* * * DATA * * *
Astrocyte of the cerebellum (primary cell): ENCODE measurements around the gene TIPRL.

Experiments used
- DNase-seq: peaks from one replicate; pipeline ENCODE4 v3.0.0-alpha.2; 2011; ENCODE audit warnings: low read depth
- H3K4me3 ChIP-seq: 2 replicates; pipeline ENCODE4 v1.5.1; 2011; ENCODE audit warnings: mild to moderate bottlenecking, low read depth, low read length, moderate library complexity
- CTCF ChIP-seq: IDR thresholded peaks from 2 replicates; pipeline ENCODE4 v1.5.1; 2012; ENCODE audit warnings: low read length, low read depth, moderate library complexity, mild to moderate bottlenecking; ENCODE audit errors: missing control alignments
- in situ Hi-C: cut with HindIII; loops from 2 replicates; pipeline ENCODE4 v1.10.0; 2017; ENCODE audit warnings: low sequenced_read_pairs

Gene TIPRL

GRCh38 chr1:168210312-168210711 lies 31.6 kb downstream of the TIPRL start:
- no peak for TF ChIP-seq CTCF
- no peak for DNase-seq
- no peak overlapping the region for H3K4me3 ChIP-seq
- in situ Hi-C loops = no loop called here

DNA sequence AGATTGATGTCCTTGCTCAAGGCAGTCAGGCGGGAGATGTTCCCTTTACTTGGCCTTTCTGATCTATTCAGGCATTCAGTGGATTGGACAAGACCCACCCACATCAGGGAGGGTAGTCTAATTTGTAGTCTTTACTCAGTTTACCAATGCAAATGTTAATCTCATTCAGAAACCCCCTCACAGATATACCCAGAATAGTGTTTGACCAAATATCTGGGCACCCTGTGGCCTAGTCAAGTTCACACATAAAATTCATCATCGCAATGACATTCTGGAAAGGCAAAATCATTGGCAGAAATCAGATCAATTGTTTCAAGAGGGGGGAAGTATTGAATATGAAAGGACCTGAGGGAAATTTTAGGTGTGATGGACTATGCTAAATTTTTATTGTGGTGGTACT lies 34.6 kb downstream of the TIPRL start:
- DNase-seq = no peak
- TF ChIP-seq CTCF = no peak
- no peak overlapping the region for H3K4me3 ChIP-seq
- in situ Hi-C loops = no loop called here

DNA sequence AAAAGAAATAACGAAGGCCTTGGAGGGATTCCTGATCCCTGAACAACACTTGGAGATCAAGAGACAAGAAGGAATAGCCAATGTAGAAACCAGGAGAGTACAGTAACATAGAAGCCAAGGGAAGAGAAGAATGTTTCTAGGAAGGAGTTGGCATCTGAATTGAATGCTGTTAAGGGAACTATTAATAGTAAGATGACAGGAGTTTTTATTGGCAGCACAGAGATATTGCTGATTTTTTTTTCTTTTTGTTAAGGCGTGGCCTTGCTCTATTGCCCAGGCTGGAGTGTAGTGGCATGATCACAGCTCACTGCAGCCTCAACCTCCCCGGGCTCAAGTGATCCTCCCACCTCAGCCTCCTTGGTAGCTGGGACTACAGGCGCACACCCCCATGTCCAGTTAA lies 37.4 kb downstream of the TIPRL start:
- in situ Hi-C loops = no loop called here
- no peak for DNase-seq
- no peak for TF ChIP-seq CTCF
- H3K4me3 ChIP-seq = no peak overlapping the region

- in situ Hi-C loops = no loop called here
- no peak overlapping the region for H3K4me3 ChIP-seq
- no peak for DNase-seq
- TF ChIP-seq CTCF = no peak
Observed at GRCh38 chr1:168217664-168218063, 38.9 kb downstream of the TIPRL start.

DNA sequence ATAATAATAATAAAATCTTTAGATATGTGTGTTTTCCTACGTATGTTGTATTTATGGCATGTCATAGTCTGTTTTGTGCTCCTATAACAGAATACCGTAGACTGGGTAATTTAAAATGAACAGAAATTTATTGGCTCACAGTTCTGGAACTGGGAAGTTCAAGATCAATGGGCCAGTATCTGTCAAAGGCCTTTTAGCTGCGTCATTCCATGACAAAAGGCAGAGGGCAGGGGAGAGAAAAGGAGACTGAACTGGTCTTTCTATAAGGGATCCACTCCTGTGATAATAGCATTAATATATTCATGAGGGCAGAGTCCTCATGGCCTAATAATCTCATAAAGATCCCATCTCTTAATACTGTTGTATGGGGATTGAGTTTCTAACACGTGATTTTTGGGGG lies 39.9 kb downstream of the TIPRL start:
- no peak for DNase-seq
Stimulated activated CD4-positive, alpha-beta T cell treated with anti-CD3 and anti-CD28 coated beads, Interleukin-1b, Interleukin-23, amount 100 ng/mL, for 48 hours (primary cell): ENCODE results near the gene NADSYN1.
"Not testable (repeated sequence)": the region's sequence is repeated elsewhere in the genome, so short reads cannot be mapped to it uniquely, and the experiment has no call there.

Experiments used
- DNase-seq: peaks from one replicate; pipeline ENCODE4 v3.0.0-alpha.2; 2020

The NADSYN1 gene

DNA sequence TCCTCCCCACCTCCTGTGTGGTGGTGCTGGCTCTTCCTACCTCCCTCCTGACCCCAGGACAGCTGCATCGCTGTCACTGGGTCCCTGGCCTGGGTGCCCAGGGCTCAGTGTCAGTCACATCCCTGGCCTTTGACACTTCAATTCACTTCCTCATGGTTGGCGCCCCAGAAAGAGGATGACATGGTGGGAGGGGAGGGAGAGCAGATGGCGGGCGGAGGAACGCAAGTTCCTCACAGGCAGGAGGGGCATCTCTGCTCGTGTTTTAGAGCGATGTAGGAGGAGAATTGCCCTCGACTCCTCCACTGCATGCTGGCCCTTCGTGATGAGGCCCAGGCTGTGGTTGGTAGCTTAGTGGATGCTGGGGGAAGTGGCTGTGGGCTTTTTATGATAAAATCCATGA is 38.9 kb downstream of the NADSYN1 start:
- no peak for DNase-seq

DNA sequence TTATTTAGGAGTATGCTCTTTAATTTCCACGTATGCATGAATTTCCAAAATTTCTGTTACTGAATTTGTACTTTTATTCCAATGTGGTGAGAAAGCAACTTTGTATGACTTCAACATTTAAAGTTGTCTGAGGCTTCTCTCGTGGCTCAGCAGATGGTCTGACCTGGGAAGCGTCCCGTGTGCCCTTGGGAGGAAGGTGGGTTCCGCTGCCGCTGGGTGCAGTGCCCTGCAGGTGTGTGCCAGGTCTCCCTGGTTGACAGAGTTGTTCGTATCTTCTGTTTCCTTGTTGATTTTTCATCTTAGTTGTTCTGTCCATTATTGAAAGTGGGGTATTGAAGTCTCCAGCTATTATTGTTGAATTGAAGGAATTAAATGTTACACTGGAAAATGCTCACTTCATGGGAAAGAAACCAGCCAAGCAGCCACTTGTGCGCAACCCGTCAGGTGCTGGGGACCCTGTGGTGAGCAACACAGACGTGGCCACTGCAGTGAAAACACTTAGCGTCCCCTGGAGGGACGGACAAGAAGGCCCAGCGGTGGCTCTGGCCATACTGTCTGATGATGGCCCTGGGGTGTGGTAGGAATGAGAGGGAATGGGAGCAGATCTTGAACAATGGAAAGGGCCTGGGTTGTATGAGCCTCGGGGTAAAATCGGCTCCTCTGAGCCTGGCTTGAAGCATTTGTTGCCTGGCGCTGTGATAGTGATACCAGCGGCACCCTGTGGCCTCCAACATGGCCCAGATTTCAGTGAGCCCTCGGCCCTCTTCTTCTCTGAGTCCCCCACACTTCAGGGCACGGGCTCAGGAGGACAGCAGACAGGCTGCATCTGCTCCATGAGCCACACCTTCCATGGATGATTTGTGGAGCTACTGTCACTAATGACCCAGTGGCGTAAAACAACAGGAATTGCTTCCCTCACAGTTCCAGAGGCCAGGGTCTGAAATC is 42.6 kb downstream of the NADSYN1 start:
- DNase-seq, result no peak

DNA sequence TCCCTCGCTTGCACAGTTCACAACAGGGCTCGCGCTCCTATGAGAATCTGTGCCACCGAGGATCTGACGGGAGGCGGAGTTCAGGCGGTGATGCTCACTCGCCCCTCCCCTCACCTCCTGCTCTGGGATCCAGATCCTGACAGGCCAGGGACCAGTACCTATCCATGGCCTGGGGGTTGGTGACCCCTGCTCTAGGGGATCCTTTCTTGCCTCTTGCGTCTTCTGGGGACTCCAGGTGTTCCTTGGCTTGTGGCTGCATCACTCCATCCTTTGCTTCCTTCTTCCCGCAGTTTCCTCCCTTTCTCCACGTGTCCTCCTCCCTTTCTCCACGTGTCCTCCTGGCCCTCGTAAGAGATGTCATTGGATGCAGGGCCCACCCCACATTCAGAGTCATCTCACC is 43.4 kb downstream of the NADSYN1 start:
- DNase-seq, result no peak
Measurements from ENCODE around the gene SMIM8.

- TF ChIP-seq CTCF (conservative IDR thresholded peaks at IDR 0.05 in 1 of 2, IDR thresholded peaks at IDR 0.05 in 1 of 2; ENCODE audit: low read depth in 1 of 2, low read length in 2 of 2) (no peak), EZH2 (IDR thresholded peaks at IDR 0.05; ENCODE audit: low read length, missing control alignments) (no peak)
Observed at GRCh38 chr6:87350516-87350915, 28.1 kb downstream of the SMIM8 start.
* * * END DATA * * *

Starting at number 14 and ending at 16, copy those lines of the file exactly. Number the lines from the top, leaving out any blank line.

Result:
- DNase-seq = no peak
- TF ChIP-seq CTCF = no peak
- no peak overlapping the region for H3K4me3 ChIP-seq